Josh Stein, North Carolina’s attorney general, has delegated oversight of his office’s defense of state redistricting maps to two career attorneys so he can speak out publicly against partisan gerrymandering.
“In a democracy, voters should choose their elected representatives, not the other way around,” Stein said in a statement released Friday. “Partisan gerrymandering turns this fundamental principle upside down. It rigs the system against the voters in favor of the politicians who draw their own districts. Partisan gerrymandering undermines democracy itself. It’s wrong and damaging, no matter which party does it.”
Stein, a Democrat, served in the state Senate in 2011 when the Republican-led General Assembly adopted district lines for state legislative and congressional seats that have been found by the federal courts to include unconstitutional racial gerrymanders.
In North Carolina, which has been described by New York University’s Brennan Center as one of the most gerrymandered states in the country, there have been at least five lawsuits filed in state and federal court challenging redistricting done by the General Assembly since 2011.
Never miss a local story.
Several lawsuits focused on the maps that included 28 districts found unconstitutional after they were used to elect state House and Senate members. A panel of federal judges will review new lines approved by state lawmakers on Aug. 30 for those districts. The judges struck down the 2011 maps more than a year ago in a ruling that was unanimously affirmed by the U.S. Supreme Court.
Several lawsuits have challenged the congressional lines that have resulted in the election of 10 Republicans and three Democrats to the U.S. House.
One of the congressional lawsuits, focused on racial gerrymander claims, forced the General Assembly to draw new congressional lines in 2016, which were used in elections last year. Common Cause, an organization advocating for nonpartisan redistricting, and the League of Women Voters in North Carolina have challenged the 2016 lines and accused the General Assembly of extreme partisan gerrymanders that violate free-speech and equal-protection rights. A trial in that case is scheduled for Oct. 16.
Stein’s office has assisted legislators in defense of the various redistricting cases alongside private lawyers hired by the General Assembly. They did so when Gov. Roy Cooper was the state attorney general, and have continued in their role after Cooper was elected governor in 2016.
Stein delegated his oversight authority and responsibility for the state Department of Justice’s defense of the maps to Grayson Kelley, chief deputy attorney general. Kelley will oversee the department’s representation and supervise its attorneys.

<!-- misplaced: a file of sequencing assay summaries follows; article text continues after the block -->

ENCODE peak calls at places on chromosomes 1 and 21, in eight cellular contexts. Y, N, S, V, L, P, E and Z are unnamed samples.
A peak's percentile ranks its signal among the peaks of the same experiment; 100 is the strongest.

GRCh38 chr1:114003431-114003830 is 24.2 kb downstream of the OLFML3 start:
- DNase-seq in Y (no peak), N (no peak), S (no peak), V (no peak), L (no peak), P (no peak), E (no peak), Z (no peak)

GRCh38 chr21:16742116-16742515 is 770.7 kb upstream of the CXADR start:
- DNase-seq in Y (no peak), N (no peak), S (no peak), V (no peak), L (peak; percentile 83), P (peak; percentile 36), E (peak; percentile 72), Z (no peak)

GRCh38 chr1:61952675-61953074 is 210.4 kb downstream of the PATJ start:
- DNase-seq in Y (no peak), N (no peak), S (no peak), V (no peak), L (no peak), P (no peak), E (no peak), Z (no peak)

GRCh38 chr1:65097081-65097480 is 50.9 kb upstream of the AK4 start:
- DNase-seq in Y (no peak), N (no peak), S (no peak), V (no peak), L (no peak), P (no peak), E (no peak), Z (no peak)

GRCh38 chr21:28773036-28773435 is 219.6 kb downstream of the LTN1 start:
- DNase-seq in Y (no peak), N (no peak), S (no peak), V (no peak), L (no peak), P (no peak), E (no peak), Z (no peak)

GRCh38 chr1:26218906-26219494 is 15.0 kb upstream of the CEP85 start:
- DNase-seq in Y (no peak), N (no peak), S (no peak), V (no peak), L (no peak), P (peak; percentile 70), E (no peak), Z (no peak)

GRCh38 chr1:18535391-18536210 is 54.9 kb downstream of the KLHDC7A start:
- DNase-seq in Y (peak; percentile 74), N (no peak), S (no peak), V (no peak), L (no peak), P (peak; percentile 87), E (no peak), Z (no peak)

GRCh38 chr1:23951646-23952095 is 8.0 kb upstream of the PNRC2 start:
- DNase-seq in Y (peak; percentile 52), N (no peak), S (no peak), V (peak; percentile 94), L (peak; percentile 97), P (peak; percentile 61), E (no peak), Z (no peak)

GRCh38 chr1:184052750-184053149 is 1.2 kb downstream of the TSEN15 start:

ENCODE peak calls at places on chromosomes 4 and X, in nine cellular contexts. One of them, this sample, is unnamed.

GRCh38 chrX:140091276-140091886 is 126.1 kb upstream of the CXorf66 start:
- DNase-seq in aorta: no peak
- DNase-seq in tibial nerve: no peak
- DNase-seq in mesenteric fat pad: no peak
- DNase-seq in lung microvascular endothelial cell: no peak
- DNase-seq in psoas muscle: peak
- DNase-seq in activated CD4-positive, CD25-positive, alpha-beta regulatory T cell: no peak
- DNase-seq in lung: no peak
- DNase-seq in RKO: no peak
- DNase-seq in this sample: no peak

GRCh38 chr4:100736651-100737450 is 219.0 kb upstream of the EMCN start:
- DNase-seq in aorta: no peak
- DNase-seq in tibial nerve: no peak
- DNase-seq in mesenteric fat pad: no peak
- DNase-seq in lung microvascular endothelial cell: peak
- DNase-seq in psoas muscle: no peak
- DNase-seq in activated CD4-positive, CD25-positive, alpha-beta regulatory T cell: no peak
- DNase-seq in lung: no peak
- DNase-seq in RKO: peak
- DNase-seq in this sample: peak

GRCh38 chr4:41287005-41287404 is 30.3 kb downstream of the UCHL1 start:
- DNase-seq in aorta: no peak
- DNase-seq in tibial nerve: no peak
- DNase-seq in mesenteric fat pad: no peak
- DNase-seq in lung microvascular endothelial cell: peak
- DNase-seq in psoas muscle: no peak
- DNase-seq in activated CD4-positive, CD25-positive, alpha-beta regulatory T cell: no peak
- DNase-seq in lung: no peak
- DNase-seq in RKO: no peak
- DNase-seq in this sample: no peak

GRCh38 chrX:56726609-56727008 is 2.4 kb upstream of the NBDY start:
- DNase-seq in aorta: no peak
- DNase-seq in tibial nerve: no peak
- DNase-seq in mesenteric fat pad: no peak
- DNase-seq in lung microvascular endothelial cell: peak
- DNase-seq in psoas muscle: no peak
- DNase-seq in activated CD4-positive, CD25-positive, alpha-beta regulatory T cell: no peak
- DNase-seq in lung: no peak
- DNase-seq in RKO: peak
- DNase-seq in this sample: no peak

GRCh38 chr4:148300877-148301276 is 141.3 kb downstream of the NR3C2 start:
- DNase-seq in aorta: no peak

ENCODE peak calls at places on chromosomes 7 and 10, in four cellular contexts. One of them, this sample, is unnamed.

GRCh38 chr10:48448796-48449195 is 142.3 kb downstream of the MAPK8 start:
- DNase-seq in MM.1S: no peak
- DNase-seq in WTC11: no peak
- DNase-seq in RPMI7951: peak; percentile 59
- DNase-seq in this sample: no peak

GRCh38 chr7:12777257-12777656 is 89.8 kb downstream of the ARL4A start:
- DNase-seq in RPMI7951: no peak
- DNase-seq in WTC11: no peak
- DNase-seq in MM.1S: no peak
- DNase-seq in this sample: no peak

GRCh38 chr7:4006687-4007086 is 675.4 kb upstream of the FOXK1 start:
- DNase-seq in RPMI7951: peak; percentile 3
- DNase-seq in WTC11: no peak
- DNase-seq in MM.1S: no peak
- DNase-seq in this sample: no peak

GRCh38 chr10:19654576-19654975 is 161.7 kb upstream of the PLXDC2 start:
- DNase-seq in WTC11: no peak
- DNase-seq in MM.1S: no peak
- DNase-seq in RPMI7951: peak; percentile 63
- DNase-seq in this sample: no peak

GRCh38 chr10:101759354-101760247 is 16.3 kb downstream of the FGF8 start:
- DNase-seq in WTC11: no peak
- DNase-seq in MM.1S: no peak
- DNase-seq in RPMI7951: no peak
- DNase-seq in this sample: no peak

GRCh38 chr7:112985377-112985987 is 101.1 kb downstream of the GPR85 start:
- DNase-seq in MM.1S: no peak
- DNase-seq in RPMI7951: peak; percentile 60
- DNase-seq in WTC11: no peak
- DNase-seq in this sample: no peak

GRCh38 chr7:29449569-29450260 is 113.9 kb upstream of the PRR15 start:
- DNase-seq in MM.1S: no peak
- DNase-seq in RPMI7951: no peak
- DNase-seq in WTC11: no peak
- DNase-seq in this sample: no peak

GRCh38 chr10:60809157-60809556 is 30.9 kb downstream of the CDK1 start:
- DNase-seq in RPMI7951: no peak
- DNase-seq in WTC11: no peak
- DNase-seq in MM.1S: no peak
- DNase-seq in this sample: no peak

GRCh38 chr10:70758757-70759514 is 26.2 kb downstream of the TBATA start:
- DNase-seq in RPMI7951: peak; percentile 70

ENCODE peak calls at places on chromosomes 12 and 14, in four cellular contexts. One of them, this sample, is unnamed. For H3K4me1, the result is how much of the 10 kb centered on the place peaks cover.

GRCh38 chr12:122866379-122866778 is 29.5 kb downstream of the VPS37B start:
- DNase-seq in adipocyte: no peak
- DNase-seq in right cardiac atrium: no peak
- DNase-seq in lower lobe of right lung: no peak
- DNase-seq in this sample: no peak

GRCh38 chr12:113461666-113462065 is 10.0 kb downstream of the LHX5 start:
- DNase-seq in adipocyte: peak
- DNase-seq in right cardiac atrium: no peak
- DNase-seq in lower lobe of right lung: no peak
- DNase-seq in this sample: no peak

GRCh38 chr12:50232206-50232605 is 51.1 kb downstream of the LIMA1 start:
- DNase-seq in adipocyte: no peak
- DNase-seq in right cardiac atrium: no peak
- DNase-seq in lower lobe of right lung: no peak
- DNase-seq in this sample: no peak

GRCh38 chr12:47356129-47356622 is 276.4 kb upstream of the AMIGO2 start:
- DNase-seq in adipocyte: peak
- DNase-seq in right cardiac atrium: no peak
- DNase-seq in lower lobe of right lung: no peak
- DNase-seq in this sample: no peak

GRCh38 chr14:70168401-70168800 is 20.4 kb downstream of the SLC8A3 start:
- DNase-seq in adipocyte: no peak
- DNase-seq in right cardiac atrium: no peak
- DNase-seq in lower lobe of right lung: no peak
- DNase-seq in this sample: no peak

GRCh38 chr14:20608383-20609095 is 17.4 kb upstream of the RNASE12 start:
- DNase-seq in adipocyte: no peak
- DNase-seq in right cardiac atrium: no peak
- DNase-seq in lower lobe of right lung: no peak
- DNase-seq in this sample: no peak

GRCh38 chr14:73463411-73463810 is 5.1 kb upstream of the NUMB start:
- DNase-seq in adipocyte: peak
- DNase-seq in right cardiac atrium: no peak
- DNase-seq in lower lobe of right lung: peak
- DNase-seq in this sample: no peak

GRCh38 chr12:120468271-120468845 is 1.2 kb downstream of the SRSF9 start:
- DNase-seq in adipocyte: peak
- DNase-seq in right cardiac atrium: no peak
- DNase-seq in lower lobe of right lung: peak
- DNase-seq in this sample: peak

Alec McC. Peters, senior deputy attorney general for special litigation, has been lead counsel on three of the cases and will continue to have an active role.
“To avoid any questions about the professionalism of the department’s representation of the state in cases involving claims of political gerrymandering, I have delegated my oversight authority for the Department’s defense of those cases to career attorneys,” Stein said. “I have taken this action because this is no ordinary disagreement over policy. As Attorney General, I have defended and will continue to defend laws without regard to whether I agree with them as a matter of policy. But partisan gerrymandering goes to the heart of the health of our democracy, and I will speak out publicly on this critical issue.”
House Speaker Tim Moore and Senate leader Phil Berger released a statement Friday on Stein’s plans.
“The maps passed by the General Assembly are not gerrymanders,” the Republican legislative leaders said. “If Josh Stein’s partisan political bias has blinded him to the fact that our maps abide by the strictest anti-gerrymandering standards in the entire country, then perhaps it’s best that he is personally recusing himself. He should have done the same with his clear conflict of interest in the Voter ID case.”
In the court case involving North Carolina’s overturned voter ID law, Stein disputed Republican arguments that he had a conflict because he had testified in court as a lawmaker and because his father had at one point represented challengers of the law.
“We still expect him to fulfill his oath of office and number one responsibility to voters by designating the full staff and resources necessary to vigorously defend the laws of this state,” Berger and Moore wrote.
N.C. State Bar professional conduct and ethics rules restrict what attorneys can say about a case while they are involved with it.
Michael Gerhardt, a UNC-Chapel Hill law professor whose expertise includes constitutional law, the legislative process and separation of powers, said Friday that while Stein might be trying “to walk a relatively fine line,” he did not think his action runs afoul of professional conduct or ethics rules.
“It doesn’t seem like there’s much doubt that those lawyers can handle the legal work,” Gerhardt said. “He’s trying to erect this sort of wall between the legal discourse and political discourse.”